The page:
Adidas Nations Tournament: Rest of the World

Adidas Nations Tournament: Rest of the World
Aug 26, 2009, 06:41 pm
Evan Fournier, 6-6, SG/SF, France, 1992

Despite being one of the youngest players at this camp at just 16 years old, French swingman Evan Fournier regardless managed to emerge as one of the top scorers here, all while leading his team to a competitive fourth place finish.

Fournier doesn’t look like much on first glance, as he’s a skinny young guy who initially does not appear to have great athleticism. The more you watch him, the more he grows on you, though, as he’s an extremely smooth all-around player who is a lot more explosive than you would first think.

Extremely versatile for his age, Fournier does many different things well, which leaves a lot of room for optimism regarding his future development. He is a shifty player in the open court who can create his own shot elegantly going left or right, and is extremely smooth finishing around the basket with either hand. He also has a nice mid-range game, coming up with a couple of very smooth pull-up jumpers off the dribble.

He typically takes what the defense gives him, and plays the game at a very nice pace, which is not a quality you typically associate with a player who is only 16 years old. Fournier has a very nice feel for the game, something that shows up in his passing ability, as well as the way he executes plays in the half-court and gets everyone around him involved.

On the downside, Fournier needs to get much tougher and stronger once he takes his game to the next level of competition, as may be a bit on the soft side. Defensively he struggled quite a bit from what we saw, not always putting the greatest effort in, and also being pushed around somewhat by the older players he went up against. His 3-point shot is also not as consistent as you might hope, although that doesn’t appear to be a major issue, as he has nice form and already shows the ability to make shots from that range.

While still extremely young, Fournier has to be considered an intriguing prospect thanks to the excellent size and scoring instincts he brings to the table, as well as the ability to create both for himself and others. Obviously he still has a long ways to go, but there is a lot to work with already.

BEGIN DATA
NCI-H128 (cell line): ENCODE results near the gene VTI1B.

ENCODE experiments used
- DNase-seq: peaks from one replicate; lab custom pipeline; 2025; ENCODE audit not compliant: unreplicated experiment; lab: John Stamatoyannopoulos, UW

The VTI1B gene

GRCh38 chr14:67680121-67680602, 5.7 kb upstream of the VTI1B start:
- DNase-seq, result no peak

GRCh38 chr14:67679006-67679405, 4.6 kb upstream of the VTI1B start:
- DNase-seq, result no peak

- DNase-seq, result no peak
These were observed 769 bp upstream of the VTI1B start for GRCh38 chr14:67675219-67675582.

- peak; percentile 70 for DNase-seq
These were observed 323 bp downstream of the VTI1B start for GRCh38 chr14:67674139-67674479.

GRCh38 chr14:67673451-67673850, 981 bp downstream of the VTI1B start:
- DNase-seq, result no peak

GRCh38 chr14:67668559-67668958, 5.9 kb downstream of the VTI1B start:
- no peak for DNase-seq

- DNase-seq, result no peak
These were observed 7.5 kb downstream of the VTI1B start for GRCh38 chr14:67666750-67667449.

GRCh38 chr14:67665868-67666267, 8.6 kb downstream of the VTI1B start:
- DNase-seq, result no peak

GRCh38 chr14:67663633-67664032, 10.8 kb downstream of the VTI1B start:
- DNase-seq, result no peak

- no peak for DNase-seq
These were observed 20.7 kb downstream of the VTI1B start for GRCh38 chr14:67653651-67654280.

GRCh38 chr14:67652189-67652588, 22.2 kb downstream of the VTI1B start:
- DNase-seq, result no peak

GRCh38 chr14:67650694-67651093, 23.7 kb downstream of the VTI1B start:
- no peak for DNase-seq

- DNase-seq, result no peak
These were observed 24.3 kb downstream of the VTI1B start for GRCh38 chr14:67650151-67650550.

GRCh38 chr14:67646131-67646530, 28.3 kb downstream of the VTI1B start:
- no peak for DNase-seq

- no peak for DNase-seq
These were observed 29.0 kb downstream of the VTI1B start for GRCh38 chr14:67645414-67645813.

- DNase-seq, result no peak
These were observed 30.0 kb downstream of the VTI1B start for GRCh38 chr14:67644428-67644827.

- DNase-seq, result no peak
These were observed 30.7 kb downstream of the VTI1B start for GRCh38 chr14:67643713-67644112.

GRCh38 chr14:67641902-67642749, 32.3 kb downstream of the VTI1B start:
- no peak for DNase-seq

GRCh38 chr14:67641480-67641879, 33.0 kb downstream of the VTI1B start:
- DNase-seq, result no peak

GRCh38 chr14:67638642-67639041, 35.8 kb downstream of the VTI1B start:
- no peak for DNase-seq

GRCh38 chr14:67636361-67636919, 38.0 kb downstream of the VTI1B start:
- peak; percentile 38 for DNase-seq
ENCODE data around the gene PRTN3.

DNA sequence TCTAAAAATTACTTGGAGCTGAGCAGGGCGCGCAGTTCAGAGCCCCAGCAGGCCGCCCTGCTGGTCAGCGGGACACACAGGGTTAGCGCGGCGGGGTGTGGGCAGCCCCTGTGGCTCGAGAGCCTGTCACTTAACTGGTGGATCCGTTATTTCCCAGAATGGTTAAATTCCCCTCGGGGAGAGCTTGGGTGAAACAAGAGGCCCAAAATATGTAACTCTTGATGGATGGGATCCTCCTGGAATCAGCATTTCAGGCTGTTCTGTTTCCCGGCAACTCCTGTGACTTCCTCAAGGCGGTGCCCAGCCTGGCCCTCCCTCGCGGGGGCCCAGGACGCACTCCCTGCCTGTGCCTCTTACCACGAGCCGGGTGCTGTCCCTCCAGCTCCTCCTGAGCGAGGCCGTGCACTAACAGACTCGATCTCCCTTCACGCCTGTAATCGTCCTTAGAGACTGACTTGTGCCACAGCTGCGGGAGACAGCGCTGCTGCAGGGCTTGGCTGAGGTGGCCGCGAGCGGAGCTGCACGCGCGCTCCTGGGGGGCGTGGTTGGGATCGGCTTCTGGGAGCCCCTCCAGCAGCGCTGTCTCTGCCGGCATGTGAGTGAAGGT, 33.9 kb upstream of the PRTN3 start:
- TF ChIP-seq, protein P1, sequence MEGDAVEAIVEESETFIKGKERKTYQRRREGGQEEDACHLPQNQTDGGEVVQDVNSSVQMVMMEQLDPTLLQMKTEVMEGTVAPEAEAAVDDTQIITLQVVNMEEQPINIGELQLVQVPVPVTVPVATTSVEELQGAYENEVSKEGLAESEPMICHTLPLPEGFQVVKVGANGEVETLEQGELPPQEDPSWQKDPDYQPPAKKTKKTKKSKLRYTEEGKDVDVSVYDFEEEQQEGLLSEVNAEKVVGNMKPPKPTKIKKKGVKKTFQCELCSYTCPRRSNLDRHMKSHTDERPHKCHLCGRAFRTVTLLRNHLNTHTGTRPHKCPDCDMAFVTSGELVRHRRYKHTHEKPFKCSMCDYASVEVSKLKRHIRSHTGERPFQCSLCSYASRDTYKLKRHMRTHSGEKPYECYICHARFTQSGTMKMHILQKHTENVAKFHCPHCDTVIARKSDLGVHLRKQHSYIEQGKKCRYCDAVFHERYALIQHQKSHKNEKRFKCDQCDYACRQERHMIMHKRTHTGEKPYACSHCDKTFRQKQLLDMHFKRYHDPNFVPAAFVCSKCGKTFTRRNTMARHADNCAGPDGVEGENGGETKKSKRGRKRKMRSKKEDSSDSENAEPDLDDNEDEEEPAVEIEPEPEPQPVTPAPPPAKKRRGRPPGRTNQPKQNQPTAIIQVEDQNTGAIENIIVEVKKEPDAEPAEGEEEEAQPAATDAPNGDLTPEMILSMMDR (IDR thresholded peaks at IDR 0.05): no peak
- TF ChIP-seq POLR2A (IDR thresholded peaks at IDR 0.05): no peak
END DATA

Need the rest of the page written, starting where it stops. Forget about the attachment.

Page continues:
Cory Joseph, 6-3, PG/SG, Findlay College Prep, 2010, Team Canada

The clear-cut MVP of the Adidas Nations tournament, Cory Joseph (#25 Scout, #7 Rivals, #30 ESPN) led his team to within a single possession of winning the championship game, while leading the entire camp in scoring. The more you watch Joseph, the more you feel like he’s destined to become a fantastic player at the college level, even if there remain some question marks about his long-term potential.

Joseph’s physical attributes aren’t great, as his body is just OK and his athleticism not much more than average. He makes up for that though with his ability to play at different speeds, an excellent basketball IQ, and a fearless attitude. Joseph has a great demeanor on the floor and a real winner’s mentality. He’s a calm, steady, competitive guy who tends to dominate the ball, but can absolutely score with the best of them.

Offensively, Joseph’s best attribute is clearly his jump-shot. He is terrific with his feet set and almost just as dangerous pulling up off the dribble, which he likes to do quite a bit after creating space for himself in the mid-range area. He lacks the explosiveness to get into the paint and finish at a high level, but is very crafty using his body around the rim and has a very nice floater he likes to utilize.

Defensively, Joseph is limited by his average lateral quickness, but he does put a good effort in, showing nice intensity and a good feel for staying in front of his man.

As a point guard, Joseph is mostly a mixed bag at this stage, as he clearly needs to dominate the ball to be most effective, but is far more comfortable looking for his own shot than he is running a team. His shot-selection leaves something to be desired at times, but it’s possible that with better teammates around him, he could show more in this area than we were able to see. He doesn’t appear to be a selfish player, and seems to have a very good demeanor on the floor.